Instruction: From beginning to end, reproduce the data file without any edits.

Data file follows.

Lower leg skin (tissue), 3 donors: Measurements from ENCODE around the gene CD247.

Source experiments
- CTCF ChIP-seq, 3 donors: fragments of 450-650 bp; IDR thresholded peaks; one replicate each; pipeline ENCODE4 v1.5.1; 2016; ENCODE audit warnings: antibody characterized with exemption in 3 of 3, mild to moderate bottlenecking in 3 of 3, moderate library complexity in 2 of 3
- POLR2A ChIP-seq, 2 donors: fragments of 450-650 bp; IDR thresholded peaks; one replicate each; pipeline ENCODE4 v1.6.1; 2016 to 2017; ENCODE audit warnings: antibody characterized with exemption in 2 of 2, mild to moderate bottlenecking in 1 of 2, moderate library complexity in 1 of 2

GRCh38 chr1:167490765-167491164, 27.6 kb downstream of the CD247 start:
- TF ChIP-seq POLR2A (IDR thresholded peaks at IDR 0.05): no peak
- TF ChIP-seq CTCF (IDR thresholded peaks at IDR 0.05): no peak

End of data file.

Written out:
Lower leg skin (tissue), 3 donors: Measurements from ENCODE around the gene CD247.

Source experiments
- CTCF ChIP-seq, 3 donors: fragments of 450-650 bp; IDR thresholded peaks; one replicate each; pipeline ENCODE4 v1.5.1; 2016; ENCODE audit warnings: antibody characterized with exemption in 3 of 3, mild to moderate bottlenecking in 3 of 3, moderate library complexity in 2 of 3
- POLR2A ChIP-seq, 2 donors: fragments of 450-650 bp; IDR thresholded peaks; one replicate each; pipeline ENCODE4 v1.6.1; 2016 to 2017; ENCODE audit warnings: antibody characterized with exemption in 2 of 2, mild to moderate bottlenecking in 1 of 2, moderate library complexity in 1 of 2

GRCh38 chr1:167490765-167491164, 27.6 kb downstream of the CD247 start:
- TF ChIP-seq POLR2A (IDR thresholded peaks at IDR 0.05): no peak
- TF ChIP-seq CTCF (IDR thresholded peaks at IDR 0.05): no peak